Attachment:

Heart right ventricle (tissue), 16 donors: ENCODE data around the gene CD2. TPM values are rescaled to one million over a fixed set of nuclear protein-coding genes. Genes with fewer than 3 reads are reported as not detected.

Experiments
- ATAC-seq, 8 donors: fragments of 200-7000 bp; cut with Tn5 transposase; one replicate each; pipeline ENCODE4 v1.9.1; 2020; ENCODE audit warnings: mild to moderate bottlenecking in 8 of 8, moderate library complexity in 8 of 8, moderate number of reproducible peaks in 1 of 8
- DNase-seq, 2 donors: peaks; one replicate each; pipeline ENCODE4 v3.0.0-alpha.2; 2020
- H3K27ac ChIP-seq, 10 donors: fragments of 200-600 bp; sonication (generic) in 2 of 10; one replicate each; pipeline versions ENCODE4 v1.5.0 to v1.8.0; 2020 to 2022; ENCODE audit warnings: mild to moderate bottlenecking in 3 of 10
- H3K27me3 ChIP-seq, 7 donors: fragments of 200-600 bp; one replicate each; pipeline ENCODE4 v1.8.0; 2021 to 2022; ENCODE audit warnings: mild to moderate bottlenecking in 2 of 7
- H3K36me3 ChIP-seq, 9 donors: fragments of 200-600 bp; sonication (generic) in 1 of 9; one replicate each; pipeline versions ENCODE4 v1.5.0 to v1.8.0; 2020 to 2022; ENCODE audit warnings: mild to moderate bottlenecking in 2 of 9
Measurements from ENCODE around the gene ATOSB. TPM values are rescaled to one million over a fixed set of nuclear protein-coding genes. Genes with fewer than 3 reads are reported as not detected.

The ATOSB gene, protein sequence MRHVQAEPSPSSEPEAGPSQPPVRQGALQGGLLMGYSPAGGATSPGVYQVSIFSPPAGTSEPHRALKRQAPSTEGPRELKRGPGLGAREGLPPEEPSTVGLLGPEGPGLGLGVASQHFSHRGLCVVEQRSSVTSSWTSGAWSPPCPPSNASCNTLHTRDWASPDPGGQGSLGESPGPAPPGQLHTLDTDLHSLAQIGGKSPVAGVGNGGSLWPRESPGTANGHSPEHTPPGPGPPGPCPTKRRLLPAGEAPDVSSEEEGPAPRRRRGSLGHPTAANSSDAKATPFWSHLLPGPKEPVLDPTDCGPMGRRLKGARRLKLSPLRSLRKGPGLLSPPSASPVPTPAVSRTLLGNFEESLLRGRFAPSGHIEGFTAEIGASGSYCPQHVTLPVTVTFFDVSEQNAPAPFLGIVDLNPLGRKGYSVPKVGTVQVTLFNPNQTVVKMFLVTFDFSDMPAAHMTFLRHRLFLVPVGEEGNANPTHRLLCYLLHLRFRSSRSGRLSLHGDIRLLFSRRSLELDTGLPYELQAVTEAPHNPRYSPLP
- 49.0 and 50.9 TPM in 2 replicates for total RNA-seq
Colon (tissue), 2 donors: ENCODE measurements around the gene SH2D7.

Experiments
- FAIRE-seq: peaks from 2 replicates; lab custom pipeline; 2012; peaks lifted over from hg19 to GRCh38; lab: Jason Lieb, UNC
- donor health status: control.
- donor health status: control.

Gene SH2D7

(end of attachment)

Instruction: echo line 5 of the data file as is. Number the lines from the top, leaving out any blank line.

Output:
- H3K27ac ChIP-seq, 10 donors: fragments of 200-600 bp; sonication (generic) in 2 of 10; one replicate each; pipeline versions ENCODE4 v1.5.0 to v1.8.0; 2020 to 2022; ENCODE audit warnings: mild to moderate bottlenecking in 3 of 10